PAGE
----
Deleveraging Left Off the Agenda of Top Political Meeting
* Official account of meeting showed a greater acknowledgment of downward pressure on the economy
* Analysts noted significance of deleveraging, home prices being off the agenda
(Beijing) — The country’s deleveraging campaign was dropped from the agenda of a regular economy-focused meeting of one of China’s top policymaking bodies on Wednesday, while support for the private sector was emphasized.
The Communist Party’s Politburo, a 25-member high-level political body headed by President Xi Jinping, meets every month to set the tone of the government’s policymaking. The meeting is dedicated to the economy about every three months. Analysts said that the official account of the meeting published by state media (link in Chinese) showed a greater acknowledgment of downward pressure on the economy than those accounts published after the previous few meetings.
China’s manufacturing purchasing managers index slid to 50.2 in October, the lowest reading since July 2016, according to data from the National Bureau of Statistics released on Wednesday morning, which added to concern about the economic health of the world’s second-largest economy. China’s gross domestic product grew 6.4% year-on-year in the third quarter, the weakest expansion since the first quarter of 2009.
“In general, we feel there has been a change of tone in the Politburo’s policies,” Hua Changchun, analyst at Guotai Junan Securities, said in a note. “The party acknowledged the increasing downward pressure on the economy, and also ceased to mention ‘deleveraging’ and home prices, which used to be mentioned in every seasonal meeting.”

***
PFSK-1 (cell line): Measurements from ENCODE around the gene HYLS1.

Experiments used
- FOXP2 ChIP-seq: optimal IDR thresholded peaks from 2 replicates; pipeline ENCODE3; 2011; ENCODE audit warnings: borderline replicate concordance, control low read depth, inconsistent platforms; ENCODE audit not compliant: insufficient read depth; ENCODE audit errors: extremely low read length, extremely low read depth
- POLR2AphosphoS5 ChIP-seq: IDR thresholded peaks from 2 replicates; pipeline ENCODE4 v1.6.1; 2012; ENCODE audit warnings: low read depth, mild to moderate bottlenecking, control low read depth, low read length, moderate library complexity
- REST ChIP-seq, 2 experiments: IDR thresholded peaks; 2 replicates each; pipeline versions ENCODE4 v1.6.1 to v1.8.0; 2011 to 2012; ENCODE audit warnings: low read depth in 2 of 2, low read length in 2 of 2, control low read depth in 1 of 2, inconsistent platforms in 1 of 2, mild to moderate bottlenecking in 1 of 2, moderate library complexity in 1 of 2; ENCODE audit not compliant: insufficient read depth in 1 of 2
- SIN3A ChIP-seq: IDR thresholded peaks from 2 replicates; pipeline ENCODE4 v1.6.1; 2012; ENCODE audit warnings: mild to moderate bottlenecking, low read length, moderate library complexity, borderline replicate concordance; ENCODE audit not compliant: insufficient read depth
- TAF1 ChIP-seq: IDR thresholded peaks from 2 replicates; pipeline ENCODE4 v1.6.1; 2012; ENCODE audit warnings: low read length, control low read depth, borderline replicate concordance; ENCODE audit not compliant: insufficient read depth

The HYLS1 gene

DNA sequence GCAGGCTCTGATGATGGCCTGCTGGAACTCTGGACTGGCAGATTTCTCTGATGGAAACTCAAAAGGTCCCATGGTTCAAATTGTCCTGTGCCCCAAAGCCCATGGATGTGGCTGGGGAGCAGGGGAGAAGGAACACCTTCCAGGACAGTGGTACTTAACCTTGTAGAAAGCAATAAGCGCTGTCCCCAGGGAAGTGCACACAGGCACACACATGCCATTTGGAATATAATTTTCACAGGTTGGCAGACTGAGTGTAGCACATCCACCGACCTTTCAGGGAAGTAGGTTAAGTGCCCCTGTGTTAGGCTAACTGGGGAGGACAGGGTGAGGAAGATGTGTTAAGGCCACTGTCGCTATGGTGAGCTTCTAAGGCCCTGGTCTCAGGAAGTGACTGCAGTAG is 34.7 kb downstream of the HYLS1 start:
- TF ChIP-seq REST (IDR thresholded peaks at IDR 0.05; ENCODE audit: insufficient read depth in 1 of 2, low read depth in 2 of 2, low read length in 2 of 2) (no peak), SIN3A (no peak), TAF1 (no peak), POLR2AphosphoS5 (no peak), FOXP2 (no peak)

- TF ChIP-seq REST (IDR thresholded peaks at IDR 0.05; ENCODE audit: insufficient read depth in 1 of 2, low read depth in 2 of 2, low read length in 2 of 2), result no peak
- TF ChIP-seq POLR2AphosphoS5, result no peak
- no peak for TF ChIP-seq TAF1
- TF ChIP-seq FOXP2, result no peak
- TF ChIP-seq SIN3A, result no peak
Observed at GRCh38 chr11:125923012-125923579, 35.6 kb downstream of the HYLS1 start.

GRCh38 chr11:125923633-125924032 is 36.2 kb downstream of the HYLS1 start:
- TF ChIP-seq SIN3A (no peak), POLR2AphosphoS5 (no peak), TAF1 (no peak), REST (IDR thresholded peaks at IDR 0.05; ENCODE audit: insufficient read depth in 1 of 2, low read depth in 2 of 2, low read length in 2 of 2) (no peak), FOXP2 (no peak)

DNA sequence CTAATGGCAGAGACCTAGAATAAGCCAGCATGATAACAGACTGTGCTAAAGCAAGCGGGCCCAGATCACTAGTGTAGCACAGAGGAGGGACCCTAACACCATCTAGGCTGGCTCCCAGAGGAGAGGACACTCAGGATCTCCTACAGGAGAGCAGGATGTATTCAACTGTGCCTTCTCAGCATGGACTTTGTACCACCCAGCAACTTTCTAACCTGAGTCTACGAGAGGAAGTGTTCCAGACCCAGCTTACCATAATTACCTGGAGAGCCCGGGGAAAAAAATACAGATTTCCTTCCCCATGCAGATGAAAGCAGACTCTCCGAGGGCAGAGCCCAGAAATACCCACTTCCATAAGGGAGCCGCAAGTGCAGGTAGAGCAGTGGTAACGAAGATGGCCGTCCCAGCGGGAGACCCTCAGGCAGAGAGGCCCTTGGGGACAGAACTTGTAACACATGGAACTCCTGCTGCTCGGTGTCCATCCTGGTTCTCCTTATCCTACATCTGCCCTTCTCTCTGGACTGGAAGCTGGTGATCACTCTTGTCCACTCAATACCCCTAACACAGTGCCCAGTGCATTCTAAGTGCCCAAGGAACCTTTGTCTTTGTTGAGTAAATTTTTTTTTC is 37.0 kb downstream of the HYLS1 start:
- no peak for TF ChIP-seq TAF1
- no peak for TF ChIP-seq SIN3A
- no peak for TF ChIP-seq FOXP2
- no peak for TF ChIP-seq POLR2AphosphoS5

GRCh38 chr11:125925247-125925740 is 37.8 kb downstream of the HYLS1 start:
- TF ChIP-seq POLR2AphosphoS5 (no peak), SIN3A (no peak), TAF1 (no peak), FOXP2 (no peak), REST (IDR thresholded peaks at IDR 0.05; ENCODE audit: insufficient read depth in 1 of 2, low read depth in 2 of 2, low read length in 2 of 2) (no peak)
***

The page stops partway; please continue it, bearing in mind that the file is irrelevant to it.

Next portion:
The fact that deleveraging wasn’t mentioned by the Politburo may create more political space for looser policies, according to a note by Goldman Sachs’ economists. “This does not mean there’s no concern about leverage anymore, but it’s less of a priority,” the note said.
Home prices were also off the agenda because the property market has been cooling down in recent months, and additional nationwide tightening measures are unlikely to be rolled out, according to the same note.
The official account of the July meeting said that authorities will “resolutely curb the increase in home prices,” which sent a chill through the property market.
Authorities have spoken of supporting the private sector recently amid a wave of takeovers of private business this year by state-owned enterprises. There were then heated arguments over claims that “the private sector is leaving the stage.”
“We will study the difficulties encountered by the private sector and small-to-midsize companies, and solve them,” read the state-run Xinhua News Agency’s official account of the Wednesday meeting.
Xi promised in mid-October to offer “unwavering support” to the country’s private sector. On Oct. 19, Vice Premier Liu He said that those who do not support the development of private enterprises “must be resolutely corrected,” and the central bank announced it will add 150 billion yuan ($21.5 billion) of relending and rediscount quotes to better serve the financing needs of micro and small businesses.
Contact reporter Liu Jiefei (firstname.lastname@example.org)
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